Author Topic: Lessons from Gainesville  (Read 1946 times)

Zac T

  • Newbie
  • *
  • Posts: 43
Lessons from Gainesville
« on: April 30, 2021, 11:53:30 AM »
I thought this was an interesting story out of Gainesville.

An out-of-town developer was proposing a low density development at a major intersection. It featured a drive-thru and 32k square feet of commercial space. Residents of the neighborhood opposed this plan because it would lead to more traffic on a busy street with a lot of pedestrian activity. They even had a petition with 800 signatures.

During the commission meeting, residents spoke in favor of a lower density development than what was proposed with no drive-thru to keep the feel of the neighborhood. To everyone's surprise, the commission essentially upzoned the entire parcel by approving a land use change that allowed a multistory, urban, mixed-use development with apartments and street level retail. This was an even greater intensity than the developers were asking for and now the neighborhood is confused.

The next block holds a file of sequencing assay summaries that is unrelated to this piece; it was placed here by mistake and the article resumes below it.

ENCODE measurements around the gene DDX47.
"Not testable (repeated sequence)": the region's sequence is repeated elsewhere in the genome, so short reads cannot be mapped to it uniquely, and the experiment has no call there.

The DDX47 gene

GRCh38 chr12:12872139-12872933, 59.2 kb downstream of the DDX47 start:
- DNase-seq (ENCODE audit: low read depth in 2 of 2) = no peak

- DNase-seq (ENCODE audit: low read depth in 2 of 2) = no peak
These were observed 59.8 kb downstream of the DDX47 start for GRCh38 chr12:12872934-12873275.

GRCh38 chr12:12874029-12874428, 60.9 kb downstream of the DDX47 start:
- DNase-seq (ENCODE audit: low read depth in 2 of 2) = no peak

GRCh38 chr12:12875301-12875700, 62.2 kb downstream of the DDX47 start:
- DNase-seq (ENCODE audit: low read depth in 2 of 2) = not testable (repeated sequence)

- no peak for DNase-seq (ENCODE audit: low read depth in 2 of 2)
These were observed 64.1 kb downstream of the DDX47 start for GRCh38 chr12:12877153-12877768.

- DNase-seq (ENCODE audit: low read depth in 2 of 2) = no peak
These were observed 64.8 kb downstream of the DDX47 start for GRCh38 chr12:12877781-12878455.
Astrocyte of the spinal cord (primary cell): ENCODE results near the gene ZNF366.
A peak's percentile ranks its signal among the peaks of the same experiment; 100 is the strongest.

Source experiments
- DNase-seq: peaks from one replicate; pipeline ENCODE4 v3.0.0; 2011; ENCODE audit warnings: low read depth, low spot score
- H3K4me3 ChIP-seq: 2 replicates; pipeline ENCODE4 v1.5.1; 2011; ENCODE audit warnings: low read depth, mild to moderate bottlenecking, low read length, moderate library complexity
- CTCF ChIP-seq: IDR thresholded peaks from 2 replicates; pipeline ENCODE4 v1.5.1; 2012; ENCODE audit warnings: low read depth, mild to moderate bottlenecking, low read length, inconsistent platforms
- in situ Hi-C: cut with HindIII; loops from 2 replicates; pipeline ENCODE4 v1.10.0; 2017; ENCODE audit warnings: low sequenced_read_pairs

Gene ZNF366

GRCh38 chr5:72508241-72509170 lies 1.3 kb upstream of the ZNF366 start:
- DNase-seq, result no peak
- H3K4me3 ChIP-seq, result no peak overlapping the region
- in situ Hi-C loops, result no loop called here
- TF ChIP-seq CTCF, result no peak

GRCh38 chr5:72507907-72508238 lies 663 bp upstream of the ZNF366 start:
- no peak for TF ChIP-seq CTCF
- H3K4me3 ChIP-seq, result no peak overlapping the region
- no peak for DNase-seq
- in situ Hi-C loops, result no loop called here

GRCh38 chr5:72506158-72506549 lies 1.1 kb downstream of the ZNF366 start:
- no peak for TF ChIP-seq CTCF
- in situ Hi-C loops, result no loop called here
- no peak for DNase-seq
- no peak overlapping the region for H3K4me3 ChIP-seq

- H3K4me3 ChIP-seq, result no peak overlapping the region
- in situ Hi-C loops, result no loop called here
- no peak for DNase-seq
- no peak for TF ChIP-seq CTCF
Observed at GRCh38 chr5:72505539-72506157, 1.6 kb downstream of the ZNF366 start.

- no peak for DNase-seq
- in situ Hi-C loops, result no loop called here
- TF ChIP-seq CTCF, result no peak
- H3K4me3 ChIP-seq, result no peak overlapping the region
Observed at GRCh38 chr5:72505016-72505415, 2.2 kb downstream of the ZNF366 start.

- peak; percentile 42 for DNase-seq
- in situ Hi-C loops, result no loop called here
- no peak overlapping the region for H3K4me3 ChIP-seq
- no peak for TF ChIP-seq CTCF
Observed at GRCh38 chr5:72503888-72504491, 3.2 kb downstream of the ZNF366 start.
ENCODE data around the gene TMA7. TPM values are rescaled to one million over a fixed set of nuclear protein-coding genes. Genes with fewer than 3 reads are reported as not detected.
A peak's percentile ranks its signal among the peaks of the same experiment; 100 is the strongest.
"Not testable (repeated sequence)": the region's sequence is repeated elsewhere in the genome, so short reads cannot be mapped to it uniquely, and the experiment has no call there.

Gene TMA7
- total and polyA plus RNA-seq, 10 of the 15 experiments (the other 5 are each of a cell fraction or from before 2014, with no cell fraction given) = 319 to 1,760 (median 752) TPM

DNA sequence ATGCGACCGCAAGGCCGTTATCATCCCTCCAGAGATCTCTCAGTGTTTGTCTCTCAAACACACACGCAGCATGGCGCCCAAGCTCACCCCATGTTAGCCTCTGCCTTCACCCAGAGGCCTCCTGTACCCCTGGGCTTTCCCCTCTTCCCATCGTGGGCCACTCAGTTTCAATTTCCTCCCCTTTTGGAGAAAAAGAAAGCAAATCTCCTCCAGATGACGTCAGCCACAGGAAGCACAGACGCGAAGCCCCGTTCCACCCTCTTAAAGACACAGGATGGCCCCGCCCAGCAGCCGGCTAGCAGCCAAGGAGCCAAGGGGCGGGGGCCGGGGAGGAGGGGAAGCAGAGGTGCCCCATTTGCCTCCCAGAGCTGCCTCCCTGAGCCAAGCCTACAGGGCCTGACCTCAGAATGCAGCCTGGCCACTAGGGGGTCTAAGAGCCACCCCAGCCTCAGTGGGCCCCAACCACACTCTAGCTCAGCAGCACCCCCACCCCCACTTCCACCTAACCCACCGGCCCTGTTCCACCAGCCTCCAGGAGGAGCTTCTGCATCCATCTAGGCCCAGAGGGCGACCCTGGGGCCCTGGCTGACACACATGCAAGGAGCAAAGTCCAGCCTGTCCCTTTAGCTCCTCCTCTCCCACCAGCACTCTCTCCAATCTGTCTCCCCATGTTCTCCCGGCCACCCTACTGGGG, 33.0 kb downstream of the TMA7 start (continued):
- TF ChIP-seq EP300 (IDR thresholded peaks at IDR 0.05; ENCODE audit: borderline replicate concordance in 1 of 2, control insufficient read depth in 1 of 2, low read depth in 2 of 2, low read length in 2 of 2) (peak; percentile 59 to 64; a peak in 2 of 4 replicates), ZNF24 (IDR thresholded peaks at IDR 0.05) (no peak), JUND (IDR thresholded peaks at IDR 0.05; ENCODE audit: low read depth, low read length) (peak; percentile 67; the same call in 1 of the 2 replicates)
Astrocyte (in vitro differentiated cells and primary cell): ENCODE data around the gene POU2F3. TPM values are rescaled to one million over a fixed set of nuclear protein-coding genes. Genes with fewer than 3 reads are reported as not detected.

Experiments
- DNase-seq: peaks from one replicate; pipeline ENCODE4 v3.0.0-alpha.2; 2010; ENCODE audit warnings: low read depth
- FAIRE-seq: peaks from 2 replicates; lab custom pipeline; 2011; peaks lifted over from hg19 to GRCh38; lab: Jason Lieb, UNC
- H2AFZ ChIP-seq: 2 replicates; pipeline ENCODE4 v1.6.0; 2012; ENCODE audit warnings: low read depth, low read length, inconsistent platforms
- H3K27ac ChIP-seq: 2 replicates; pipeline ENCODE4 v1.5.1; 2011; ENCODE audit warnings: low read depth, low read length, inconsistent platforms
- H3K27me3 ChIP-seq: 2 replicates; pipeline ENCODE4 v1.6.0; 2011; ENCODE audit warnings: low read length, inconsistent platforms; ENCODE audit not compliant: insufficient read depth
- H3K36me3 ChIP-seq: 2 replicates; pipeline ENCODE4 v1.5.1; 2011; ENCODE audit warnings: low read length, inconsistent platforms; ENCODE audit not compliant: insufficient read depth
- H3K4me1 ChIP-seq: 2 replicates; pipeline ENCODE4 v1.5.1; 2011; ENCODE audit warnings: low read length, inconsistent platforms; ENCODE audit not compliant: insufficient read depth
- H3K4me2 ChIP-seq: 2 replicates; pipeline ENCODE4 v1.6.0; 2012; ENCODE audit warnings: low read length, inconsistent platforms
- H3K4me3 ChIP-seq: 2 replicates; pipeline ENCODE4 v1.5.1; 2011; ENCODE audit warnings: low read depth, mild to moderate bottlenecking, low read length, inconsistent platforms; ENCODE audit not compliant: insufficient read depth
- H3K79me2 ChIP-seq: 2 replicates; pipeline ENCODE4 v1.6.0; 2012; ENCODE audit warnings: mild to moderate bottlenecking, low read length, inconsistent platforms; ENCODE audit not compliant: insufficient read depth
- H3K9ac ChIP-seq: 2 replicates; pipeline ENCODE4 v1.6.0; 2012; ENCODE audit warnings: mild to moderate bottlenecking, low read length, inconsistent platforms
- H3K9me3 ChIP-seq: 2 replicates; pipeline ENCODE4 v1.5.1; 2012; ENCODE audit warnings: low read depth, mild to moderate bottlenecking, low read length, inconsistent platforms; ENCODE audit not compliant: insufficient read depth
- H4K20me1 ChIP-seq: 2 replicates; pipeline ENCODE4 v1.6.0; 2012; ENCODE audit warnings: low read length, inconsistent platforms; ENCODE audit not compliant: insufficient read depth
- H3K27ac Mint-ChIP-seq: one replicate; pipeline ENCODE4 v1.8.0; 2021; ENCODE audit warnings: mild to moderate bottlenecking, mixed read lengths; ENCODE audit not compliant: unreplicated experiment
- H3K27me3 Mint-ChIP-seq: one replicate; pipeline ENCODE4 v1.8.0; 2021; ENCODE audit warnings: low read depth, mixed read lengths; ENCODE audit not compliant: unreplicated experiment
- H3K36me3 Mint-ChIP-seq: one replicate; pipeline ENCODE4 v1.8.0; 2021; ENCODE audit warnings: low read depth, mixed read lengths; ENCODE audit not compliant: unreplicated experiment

I couldn't imagine anything like this happening in Jacksonville right now especially after the pushback towards the San Marco apartments. However, if our leaders were this friendly towards density, it could dramatically change and improve our urban neighborhoods and even aging, suburban ones like Arlington.

Quote
Residents of a large northwest Gainesville neighborhood thought Thursday they might be preparing to further battle a proposed drive-thru business near their homes.

Instead, they're scratching their heads and wondering what an Atlanta developer will do next, after city officials gave a green light to a much larger — and taller — development than had been proposed.

https://www.gainesville.com/story/news/politics/2021/04/29/gainesville-leaders-ok-bigger-development-than-requested-near-suburban-heights/7399281002/

bl8jaxnative

  • Hero Member
  • *****
  • Posts: 807
Re: Lessons from Gainesville
« Reply #1 on: May 11, 2021, 11:11:32 AM »

IMHO the pushback on the San Marco apartments thing was driven by ideology, not legal and practical fairness.   

I only mention this because I suspect a lot of missing middle foamers will applaud this sort of thing.    It has it's pluses.  The danger for a cause like the missing middle is that it leads to heavier entrenchment of R-1 stuff.

It's the old, be careful what you wish for.